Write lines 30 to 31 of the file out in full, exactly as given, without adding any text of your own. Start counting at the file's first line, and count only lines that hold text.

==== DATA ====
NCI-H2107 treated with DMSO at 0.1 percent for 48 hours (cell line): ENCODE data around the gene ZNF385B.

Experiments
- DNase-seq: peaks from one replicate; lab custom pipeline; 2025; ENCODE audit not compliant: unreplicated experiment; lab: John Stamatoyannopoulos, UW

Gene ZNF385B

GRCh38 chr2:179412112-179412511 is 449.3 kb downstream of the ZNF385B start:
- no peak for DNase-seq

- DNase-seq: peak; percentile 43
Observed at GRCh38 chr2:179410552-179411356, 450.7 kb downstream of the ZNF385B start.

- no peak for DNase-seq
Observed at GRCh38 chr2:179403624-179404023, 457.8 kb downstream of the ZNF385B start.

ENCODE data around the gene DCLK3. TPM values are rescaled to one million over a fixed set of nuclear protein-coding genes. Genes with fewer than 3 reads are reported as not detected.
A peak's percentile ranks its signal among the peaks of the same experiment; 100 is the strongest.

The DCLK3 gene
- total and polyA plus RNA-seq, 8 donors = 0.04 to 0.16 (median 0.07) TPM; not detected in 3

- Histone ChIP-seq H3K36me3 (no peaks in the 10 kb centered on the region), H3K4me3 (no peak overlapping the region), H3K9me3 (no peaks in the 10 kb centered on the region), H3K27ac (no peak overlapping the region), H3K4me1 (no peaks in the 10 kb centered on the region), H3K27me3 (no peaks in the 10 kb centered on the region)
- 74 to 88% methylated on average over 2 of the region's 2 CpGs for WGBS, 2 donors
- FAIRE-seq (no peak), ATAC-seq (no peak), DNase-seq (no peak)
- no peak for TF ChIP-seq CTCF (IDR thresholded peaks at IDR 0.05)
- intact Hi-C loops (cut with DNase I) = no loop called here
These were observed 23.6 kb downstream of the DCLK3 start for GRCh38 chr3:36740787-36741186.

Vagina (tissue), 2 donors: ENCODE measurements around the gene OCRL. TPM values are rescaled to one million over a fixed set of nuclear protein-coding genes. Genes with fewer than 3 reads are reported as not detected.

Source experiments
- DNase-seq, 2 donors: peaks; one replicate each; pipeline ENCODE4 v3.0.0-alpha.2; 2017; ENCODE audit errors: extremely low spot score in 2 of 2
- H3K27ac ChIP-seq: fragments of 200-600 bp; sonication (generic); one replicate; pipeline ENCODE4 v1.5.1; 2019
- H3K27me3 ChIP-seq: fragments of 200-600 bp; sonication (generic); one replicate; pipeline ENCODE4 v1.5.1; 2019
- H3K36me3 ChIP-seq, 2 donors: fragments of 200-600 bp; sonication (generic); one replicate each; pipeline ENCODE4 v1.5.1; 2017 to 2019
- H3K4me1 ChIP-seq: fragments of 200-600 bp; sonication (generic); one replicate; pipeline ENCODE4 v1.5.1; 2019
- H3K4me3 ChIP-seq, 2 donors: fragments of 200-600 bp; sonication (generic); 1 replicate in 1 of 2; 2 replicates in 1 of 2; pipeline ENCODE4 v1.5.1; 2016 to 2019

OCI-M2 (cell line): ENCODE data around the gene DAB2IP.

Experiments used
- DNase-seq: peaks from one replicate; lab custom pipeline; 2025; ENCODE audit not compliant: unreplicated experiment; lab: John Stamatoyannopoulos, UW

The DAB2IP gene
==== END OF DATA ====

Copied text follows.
Experiments used
- DNase-seq: peaks from one replicate; lab custom pipeline; 2025; ENCODE audit not compliant: unreplicated experiment; lab: John Stamatoyannopoulos, UW